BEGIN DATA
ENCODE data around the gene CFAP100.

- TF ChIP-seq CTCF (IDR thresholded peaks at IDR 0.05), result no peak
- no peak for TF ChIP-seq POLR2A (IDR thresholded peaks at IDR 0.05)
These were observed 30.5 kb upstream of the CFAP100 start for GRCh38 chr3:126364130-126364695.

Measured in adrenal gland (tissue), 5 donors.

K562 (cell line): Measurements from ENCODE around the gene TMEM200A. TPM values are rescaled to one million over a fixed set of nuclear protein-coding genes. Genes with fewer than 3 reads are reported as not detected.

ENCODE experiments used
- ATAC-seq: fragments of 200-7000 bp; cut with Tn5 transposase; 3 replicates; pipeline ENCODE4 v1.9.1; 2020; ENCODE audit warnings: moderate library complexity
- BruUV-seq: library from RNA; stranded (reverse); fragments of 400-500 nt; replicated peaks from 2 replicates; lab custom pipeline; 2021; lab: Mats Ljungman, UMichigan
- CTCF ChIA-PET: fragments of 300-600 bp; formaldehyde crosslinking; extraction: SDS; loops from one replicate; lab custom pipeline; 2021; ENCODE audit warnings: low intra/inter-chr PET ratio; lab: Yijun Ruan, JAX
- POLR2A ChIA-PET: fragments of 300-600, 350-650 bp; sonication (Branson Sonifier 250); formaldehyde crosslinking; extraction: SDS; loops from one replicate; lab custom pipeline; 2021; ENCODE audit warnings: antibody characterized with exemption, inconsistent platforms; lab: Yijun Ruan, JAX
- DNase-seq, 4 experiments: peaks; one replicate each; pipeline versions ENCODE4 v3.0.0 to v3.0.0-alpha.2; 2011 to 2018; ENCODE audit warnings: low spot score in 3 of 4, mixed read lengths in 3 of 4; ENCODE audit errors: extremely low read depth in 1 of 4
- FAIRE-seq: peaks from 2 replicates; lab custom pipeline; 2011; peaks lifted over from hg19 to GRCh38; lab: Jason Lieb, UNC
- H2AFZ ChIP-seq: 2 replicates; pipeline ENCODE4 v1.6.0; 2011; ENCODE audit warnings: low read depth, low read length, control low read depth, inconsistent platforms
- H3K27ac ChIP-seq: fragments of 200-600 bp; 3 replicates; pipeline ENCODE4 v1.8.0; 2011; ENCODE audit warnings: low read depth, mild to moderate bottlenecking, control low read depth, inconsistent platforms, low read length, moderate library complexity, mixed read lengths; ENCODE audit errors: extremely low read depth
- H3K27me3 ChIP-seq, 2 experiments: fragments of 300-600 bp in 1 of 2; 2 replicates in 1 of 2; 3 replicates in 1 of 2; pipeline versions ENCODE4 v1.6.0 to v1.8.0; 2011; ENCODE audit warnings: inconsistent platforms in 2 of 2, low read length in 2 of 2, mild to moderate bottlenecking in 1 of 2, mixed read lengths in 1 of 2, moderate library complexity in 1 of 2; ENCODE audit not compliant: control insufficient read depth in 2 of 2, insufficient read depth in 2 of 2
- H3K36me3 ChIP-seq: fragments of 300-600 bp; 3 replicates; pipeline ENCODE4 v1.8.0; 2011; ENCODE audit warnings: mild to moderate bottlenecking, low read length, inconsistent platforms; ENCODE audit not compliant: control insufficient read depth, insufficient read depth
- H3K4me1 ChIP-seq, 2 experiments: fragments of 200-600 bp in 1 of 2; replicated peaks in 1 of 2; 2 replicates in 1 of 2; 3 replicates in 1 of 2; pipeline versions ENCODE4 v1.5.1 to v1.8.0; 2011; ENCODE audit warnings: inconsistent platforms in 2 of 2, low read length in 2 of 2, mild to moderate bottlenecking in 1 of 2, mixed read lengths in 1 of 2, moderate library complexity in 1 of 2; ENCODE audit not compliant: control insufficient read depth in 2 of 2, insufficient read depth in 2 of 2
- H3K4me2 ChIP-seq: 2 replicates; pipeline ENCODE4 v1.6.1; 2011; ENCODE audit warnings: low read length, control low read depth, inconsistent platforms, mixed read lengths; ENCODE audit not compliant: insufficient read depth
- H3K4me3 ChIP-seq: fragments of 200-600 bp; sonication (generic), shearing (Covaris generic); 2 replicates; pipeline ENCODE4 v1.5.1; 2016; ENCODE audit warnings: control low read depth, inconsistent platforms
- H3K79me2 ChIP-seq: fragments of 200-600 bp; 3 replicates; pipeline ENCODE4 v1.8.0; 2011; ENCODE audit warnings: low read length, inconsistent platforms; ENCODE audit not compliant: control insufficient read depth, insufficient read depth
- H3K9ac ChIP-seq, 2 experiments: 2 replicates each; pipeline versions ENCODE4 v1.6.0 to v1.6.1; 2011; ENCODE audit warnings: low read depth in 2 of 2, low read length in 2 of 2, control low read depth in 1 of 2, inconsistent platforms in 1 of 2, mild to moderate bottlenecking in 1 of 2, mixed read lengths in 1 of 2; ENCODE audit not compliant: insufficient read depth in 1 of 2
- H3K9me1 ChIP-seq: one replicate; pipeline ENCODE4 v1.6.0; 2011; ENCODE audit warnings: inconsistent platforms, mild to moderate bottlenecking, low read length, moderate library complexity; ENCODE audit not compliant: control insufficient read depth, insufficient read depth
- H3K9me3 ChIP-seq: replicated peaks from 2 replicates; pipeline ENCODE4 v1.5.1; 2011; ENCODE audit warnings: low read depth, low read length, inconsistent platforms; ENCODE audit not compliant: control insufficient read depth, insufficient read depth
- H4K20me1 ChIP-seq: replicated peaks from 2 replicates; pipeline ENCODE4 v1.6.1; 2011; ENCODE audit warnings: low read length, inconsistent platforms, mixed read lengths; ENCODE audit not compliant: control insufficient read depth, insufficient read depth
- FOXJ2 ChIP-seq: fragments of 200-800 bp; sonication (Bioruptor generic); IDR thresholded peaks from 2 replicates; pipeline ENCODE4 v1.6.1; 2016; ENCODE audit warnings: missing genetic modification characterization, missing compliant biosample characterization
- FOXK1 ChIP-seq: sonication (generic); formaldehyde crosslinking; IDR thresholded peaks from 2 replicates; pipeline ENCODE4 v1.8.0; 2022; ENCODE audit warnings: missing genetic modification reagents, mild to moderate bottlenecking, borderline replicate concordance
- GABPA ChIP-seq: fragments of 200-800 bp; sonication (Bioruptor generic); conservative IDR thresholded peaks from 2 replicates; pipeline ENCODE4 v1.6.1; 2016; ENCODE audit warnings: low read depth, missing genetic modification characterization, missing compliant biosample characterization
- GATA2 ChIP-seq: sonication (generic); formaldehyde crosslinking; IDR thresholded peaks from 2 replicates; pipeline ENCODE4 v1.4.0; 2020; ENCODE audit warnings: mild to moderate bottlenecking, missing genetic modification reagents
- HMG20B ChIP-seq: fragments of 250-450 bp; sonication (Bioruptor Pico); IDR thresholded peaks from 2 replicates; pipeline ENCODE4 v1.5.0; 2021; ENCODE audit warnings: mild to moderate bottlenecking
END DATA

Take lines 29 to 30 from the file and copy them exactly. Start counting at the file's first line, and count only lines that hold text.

- GATA2 ChIP-seq: sonication (generic); formaldehyde crosslinking; IDR thresholded peaks from 2 replicates; pipeline ENCODE4 v1.4.0; 2020; ENCODE audit warnings: mild to moderate bottlenecking, missing genetic modification reagents
- HMG20B ChIP-seq: fragments of 250-450 bp; sonication (Bioruptor Pico); IDR thresholded peaks from 2 replicates; pipeline ENCODE4 v1.5.0; 2021; ENCODE audit warnings: mild to moderate bottlenecking